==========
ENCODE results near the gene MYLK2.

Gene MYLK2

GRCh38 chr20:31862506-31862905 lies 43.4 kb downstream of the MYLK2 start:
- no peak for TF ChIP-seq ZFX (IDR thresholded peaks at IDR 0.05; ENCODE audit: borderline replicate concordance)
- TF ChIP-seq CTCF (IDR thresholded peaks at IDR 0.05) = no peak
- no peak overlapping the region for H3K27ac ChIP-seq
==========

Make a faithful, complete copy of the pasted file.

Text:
ENCODE results near the gene MYLK2.

Gene MYLK2

GRCh38 chr20:31862506-31862905 lies 43.4 kb downstream of the MYLK2 start:
- no peak for TF ChIP-seq ZFX (IDR thresholded peaks at IDR 0.05; ENCODE audit: borderline replicate concordance)
- TF ChIP-seq CTCF (IDR thresholded peaks at IDR 0.05) = no peak
- no peak overlapping the region for H3K27ac ChIP-seq